Nick Chong · 1 hour ago · 2 min read · Insights via Kain Warwick
Japan’s Financial Services Agency (FSA) has pulled the reins in on aspiring and existing cryptocurrency exchanges by implementing a more rigorous screening process for risk-management procedures, according to Japan Times.
The new order is supplementary to the Payment Services Act of April 2017, which requires all cryptocurrency exchanges to prove their solvency with audited record-keeping as well as undergo screening of their security measures.
Judging by the FSA’s earlier report on its findings during on-site exchange inspections, published Aug. 10, previous measures appear to not have been effective in proving robust operation. The document highlighted a myriad of shortcomings among some of the nation’s largest exchange operators including risk management, internal auditing and anti-money-laundering practices.
Now, the FSA has quadrupled the number of screening questions (up to 400) and requires exchanges to submit excerpts of board meetings, according to Japan Times.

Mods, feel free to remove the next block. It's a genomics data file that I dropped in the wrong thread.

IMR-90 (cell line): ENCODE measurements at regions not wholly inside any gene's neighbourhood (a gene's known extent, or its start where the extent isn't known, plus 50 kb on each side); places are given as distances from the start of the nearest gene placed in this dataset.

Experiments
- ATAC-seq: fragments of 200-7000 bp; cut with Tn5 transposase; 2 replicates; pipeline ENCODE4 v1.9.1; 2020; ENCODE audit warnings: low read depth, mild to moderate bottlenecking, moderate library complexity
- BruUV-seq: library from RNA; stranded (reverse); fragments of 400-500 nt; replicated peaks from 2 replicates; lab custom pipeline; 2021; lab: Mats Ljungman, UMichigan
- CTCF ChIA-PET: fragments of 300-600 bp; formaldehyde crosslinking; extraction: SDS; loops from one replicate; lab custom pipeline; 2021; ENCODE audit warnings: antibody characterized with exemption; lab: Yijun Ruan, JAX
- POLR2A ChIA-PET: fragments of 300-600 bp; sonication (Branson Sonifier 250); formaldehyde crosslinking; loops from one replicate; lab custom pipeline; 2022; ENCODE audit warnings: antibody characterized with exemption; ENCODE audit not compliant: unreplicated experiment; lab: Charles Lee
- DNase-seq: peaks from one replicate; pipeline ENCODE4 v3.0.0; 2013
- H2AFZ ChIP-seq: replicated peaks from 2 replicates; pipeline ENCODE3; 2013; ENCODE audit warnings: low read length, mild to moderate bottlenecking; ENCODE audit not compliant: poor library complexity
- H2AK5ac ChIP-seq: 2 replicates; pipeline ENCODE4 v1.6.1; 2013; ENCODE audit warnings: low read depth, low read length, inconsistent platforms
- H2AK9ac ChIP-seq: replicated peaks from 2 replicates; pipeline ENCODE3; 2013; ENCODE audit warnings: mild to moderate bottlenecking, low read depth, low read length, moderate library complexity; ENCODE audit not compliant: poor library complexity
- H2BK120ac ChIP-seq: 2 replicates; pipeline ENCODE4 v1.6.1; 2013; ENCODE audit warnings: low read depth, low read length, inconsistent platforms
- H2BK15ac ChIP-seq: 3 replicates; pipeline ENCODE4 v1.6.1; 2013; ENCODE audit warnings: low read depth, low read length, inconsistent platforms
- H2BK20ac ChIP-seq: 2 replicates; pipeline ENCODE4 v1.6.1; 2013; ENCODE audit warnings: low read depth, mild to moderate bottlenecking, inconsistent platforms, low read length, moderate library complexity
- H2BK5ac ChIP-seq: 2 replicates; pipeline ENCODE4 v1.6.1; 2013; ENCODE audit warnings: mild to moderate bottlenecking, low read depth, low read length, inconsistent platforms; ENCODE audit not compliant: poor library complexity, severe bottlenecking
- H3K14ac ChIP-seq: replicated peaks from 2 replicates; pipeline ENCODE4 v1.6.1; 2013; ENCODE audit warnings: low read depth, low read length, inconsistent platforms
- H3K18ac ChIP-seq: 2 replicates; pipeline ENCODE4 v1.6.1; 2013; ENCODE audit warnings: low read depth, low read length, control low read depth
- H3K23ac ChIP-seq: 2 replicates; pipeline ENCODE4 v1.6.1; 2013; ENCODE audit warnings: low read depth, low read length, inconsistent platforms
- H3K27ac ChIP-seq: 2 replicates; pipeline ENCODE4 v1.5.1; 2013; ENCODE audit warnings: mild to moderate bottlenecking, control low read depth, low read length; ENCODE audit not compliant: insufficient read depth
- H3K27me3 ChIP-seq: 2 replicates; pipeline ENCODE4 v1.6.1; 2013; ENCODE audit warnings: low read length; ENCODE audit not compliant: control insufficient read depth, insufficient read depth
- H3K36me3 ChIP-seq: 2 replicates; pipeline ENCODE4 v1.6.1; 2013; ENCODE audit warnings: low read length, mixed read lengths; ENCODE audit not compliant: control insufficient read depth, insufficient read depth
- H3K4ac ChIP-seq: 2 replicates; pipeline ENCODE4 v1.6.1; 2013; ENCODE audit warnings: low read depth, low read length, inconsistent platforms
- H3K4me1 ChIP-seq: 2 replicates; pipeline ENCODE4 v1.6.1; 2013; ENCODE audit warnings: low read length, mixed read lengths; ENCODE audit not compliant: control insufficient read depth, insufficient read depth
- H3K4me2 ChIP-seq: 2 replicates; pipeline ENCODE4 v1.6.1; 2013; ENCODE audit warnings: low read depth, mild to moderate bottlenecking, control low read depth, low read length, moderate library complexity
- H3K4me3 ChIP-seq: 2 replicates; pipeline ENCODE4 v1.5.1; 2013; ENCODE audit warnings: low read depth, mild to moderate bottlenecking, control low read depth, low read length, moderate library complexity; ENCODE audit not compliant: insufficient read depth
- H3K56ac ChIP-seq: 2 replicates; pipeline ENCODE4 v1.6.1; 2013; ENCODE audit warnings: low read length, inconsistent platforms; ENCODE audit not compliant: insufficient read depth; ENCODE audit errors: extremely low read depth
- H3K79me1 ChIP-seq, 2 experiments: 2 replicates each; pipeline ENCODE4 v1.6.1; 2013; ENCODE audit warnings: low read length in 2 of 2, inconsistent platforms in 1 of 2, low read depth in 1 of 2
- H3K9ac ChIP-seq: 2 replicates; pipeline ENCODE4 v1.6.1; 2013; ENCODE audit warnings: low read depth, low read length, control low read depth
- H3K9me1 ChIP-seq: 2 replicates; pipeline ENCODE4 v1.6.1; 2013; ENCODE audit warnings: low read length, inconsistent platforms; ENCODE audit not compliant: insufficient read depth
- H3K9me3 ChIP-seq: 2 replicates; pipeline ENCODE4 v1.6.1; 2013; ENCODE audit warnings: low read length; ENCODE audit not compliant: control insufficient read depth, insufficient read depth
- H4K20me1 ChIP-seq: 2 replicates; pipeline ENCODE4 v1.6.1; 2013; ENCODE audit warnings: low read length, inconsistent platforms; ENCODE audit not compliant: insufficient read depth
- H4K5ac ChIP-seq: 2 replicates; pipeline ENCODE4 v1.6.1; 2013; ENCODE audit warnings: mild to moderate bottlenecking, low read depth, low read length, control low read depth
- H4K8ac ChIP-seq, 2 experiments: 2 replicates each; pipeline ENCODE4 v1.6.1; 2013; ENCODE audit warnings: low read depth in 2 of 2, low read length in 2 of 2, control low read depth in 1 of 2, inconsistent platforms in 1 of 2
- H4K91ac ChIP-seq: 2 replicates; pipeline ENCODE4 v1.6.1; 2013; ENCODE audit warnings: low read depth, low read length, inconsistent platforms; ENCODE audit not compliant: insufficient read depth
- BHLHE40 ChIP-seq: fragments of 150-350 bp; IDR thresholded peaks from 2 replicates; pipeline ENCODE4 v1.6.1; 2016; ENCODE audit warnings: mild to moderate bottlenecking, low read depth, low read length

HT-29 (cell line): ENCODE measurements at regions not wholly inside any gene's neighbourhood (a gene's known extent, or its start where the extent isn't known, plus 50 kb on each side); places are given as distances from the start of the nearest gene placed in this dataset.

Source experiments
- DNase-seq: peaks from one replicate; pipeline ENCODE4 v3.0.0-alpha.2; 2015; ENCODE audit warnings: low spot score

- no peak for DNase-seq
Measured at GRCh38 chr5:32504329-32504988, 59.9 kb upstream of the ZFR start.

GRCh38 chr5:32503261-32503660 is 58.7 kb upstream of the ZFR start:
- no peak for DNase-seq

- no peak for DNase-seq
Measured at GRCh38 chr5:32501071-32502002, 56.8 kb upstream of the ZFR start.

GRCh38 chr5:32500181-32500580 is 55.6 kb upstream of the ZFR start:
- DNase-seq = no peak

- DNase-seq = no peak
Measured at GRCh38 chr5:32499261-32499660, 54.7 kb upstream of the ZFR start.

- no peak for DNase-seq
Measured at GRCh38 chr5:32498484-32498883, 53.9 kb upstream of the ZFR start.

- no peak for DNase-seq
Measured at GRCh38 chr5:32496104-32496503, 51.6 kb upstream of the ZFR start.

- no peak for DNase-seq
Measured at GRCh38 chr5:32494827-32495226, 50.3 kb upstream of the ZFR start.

Having stood by a number of multi-million-dollar blunders since the 2014 Mt. Gox hack, Japan’s financial watchdog isn’t likely to raise many eyebrows with the move, which is the latest in a string of regulatory crackdowns in the seemingly crypto-crazed nation.
In the aftermath of Tokyo-based Coincheck’s $530 million loss, which at the time was put down as the largest crypto hack in history, the FSA ceased to process all new applications from exchanges. However, it has reportedly resumed operations.
Where some would view the new regulations as arduous, the FSA’s willingness to charge ahead may, in fact, stand as a testament to the Japanese government’s emerging ambitions of becoming a leading blockchain and cryptocurrency hub.
The determination of prospective exchange operators may say as much, and with more than 100 companies remaining interested in an application, it would seem that some bureaucracy is worth enduring.